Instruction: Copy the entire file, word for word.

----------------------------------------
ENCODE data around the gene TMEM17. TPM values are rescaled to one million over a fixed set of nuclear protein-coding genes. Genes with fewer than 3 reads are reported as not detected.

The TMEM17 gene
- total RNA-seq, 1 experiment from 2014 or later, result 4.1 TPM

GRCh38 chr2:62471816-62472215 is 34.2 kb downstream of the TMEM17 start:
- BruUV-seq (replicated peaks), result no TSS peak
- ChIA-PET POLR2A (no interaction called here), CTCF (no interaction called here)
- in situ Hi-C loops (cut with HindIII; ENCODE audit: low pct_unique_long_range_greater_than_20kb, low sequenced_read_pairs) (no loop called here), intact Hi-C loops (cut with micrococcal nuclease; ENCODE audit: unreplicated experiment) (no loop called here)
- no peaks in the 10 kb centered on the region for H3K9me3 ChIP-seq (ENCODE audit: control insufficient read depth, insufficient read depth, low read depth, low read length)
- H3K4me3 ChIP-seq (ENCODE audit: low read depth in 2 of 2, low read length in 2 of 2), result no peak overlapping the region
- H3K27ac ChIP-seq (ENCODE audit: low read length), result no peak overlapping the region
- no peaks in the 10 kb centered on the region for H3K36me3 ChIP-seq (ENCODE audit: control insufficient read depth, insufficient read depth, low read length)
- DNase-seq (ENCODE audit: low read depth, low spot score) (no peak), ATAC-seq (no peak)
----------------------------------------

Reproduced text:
ENCODE data around the gene TMEM17. TPM values are rescaled to one million over a fixed set of nuclear protein-coding genes. Genes with fewer than 3 reads are reported as not detected.

The TMEM17 gene
- total RNA-seq, 1 experiment from 2014 or later, result 4.1 TPM

GRCh38 chr2:62471816-62472215 is 34.2 kb downstream of the TMEM17 start:
- BruUV-seq (replicated peaks), result no TSS peak
- ChIA-PET POLR2A (no interaction called here), CTCF (no interaction called here)
- in situ Hi-C loops (cut with HindIII; ENCODE audit: low pct_unique_long_range_greater_than_20kb, low sequenced_read_pairs) (no loop called here), intact Hi-C loops (cut with micrococcal nuclease; ENCODE audit: unreplicated experiment) (no loop called here)
- no peaks in the 10 kb centered on the region for H3K9me3 ChIP-seq (ENCODE audit: control insufficient read depth, insufficient read depth, low read depth, low read length)
- H3K4me3 ChIP-seq (ENCODE audit: low read depth in 2 of 2, low read length in 2 of 2), result no peak overlapping the region
- H3K27ac ChIP-seq (ENCODE audit: low read length), result no peak overlapping the region
- no peaks in the 10 kb centered on the region for H3K36me3 ChIP-seq (ENCODE audit: control insufficient read depth, insufficient read depth, low read length)
- DNase-seq (ENCODE audit: low read depth, low spot score) (no peak), ATAC-seq (no peak)